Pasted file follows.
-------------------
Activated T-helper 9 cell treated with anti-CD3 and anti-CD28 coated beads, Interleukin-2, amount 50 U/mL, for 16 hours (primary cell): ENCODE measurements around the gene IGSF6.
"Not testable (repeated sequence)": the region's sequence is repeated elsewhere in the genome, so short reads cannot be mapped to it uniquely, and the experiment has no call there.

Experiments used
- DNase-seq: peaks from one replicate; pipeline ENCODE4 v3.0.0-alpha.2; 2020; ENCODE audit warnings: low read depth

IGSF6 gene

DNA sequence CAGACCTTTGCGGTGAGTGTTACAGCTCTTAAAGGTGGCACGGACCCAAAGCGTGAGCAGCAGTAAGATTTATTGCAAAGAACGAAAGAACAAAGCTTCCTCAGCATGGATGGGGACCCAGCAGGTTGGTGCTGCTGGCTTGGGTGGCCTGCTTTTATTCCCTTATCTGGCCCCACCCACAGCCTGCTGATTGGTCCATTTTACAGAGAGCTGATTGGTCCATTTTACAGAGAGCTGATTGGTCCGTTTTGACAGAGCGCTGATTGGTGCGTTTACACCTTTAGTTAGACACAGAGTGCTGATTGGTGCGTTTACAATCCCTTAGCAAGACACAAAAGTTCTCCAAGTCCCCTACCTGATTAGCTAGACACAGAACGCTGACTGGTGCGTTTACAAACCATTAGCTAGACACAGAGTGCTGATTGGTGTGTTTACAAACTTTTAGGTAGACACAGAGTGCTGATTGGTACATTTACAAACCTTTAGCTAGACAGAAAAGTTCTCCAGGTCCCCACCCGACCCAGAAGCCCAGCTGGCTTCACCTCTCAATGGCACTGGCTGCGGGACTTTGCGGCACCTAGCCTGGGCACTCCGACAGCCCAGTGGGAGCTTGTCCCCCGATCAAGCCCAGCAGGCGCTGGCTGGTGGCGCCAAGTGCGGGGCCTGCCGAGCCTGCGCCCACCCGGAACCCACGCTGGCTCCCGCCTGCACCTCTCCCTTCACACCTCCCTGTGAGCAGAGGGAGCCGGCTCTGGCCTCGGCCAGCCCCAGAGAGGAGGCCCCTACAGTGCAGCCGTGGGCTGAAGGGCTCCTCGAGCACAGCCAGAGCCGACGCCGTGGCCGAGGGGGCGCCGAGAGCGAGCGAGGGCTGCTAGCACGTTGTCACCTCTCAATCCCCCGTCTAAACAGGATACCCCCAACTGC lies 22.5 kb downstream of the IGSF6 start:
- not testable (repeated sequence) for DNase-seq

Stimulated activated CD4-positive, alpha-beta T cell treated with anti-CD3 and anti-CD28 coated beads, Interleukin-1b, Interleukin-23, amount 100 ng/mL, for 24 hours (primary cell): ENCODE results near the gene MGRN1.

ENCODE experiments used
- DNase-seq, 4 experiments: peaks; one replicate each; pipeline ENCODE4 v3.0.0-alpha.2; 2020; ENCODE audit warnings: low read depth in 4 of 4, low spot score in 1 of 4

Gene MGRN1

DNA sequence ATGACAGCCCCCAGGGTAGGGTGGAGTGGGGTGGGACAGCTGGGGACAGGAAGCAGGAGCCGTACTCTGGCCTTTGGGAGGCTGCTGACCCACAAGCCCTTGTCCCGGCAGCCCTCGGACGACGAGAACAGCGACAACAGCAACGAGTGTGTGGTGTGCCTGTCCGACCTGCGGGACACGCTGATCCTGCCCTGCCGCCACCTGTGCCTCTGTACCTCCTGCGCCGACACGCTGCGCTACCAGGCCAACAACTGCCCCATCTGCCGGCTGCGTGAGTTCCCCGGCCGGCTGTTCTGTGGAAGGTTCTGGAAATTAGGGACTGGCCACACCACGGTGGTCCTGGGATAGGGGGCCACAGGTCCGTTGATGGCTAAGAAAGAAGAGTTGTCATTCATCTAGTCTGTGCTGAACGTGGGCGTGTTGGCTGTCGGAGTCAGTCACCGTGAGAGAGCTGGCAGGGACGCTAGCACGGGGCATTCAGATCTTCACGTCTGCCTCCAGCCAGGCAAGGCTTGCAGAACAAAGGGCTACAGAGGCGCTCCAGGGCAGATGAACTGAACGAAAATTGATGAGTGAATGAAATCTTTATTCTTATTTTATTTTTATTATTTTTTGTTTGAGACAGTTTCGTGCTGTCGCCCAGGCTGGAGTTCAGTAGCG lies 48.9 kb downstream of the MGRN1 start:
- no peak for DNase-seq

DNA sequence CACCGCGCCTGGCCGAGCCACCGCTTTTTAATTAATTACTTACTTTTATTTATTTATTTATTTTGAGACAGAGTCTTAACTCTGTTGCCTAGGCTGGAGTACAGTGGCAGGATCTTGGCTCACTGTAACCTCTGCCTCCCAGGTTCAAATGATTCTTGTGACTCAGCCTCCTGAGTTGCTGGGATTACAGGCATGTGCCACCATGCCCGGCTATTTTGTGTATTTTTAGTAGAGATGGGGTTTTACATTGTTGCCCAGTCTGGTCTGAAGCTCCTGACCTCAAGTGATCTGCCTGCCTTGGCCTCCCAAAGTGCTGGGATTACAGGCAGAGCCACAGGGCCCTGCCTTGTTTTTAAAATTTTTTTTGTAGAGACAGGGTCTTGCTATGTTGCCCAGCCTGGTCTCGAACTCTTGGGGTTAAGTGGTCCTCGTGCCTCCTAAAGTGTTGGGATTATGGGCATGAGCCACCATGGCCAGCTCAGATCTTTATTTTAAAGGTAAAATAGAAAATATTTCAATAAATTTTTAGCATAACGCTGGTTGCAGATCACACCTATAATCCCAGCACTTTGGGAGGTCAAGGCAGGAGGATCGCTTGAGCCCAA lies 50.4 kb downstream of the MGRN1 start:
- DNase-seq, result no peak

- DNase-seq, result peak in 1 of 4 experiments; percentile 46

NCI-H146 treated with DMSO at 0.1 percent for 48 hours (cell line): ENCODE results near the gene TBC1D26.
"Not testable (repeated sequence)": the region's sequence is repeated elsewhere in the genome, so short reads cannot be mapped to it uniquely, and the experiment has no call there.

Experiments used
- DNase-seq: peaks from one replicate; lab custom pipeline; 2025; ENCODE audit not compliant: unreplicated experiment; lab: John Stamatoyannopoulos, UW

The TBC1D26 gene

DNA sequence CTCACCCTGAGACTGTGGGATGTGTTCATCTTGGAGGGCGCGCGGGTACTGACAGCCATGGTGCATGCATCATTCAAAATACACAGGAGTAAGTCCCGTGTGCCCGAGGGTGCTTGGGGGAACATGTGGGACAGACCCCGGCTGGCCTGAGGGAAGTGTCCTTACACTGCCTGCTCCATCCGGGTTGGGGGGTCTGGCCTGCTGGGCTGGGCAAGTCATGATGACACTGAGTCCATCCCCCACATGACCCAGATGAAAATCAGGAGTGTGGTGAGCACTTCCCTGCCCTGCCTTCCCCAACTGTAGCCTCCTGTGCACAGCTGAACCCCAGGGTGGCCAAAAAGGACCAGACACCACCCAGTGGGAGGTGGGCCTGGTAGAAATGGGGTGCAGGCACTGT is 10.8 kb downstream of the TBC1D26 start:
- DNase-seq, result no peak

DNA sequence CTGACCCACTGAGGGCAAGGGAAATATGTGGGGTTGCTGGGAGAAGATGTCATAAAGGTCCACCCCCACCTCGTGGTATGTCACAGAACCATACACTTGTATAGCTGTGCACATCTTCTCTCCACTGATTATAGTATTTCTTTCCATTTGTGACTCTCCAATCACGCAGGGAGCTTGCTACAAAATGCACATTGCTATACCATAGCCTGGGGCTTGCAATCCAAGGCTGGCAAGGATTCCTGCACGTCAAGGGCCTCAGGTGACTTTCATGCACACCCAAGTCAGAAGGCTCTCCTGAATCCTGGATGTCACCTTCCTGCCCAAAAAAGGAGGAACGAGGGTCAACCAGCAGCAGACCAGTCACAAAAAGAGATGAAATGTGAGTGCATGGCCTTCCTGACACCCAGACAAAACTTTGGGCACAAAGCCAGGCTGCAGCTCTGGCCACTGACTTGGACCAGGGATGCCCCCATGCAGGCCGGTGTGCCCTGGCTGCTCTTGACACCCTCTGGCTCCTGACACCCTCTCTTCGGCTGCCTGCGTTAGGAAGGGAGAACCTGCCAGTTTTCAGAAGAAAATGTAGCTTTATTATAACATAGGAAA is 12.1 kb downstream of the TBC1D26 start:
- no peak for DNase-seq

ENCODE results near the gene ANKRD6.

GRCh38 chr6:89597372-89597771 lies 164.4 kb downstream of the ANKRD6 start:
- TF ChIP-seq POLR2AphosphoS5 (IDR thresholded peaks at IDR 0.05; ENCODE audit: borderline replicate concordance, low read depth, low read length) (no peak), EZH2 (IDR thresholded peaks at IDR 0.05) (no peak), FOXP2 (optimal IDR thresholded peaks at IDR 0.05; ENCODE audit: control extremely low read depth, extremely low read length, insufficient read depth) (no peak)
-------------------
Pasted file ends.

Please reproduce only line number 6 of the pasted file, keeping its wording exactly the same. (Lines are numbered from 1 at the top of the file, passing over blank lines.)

DNA sequence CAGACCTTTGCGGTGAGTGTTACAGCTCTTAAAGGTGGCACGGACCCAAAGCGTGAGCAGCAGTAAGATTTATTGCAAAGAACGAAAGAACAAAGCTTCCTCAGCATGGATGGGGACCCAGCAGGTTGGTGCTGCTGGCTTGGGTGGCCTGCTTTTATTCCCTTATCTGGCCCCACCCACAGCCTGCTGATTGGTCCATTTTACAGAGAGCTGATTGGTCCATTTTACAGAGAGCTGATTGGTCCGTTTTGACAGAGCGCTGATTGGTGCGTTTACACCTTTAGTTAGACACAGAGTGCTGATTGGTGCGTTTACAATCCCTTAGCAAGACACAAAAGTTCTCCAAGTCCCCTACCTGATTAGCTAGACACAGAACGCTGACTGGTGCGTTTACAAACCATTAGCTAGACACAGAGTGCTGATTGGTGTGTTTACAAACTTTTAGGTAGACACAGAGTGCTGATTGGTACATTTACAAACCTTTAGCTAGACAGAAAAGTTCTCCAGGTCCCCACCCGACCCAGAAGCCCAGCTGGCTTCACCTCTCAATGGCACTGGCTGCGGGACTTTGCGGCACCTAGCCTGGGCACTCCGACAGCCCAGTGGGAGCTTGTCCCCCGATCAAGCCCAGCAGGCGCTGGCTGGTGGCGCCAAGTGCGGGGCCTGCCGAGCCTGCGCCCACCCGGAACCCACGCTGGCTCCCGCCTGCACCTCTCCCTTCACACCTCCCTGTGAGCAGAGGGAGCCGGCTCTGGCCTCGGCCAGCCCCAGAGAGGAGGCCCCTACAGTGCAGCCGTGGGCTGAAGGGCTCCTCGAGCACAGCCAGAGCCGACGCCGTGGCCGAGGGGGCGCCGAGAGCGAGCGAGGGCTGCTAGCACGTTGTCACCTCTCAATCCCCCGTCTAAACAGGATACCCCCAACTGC lies 22.5 kb downstream of the IGSF6 start: